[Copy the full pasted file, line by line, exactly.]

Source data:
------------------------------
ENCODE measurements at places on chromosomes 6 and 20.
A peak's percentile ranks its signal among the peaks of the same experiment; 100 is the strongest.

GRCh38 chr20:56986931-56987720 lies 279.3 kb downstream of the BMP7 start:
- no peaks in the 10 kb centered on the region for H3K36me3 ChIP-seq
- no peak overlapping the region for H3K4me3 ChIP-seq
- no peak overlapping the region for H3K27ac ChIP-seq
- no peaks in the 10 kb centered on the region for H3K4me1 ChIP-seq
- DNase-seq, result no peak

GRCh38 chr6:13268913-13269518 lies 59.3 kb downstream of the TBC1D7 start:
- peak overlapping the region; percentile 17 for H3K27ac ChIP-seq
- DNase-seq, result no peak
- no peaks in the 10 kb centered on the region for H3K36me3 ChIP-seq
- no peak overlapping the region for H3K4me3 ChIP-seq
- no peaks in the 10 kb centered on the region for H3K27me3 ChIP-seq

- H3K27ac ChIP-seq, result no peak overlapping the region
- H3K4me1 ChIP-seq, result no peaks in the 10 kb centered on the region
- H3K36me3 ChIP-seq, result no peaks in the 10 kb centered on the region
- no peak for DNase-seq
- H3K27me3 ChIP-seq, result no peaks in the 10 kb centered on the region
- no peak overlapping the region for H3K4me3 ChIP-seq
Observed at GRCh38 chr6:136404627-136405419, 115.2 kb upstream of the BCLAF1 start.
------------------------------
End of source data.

ENCODE measurements at places on chromosomes 6 and 20.
A peak's percentile ranks its signal among the peaks of the same experiment; 100 is the strongest.

GRCh38 chr20:56986931-56987720 lies 279.3 kb downstream of the BMP7 start:
- no peaks in the 10 kb centered on the region for H3K36me3 ChIP-seq
- no peak overlapping the region for H3K4me3 ChIP-seq
- no peak overlapping the region for H3K27ac ChIP-seq
- no peaks in the 10 kb centered on the region for H3K4me1 ChIP-seq
- DNase-seq, result no peak

GRCh38 chr6:13268913-13269518 lies 59.3 kb downstream of the TBC1D7 start:
- peak overlapping the region; percentile 17 for H3K27ac ChIP-seq
- DNase-seq, result no peak
- no peaks in the 10 kb centered on the region for H3K36me3 ChIP-seq
- no peak overlapping the region for H3K4me3 ChIP-seq
- no peaks in the 10 kb centered on the region for H3K27me3 ChIP-seq

- H3K27ac ChIP-seq, result no peak overlapping the region
- H3K4me1 ChIP-seq, result no peaks in the 10 kb centered on the region
- H3K36me3 ChIP-seq, result no peaks in the 10 kb centered on the region
- no peak for DNase-seq
- H3K27me3 ChIP-seq, result no peaks in the 10 kb centered on the region
- no peak overlapping the region for H3K4me3 ChIP-seq
Observed at GRCh38 chr6:136404627-136405419, 115.2 kb upstream of the BCLAF1 start.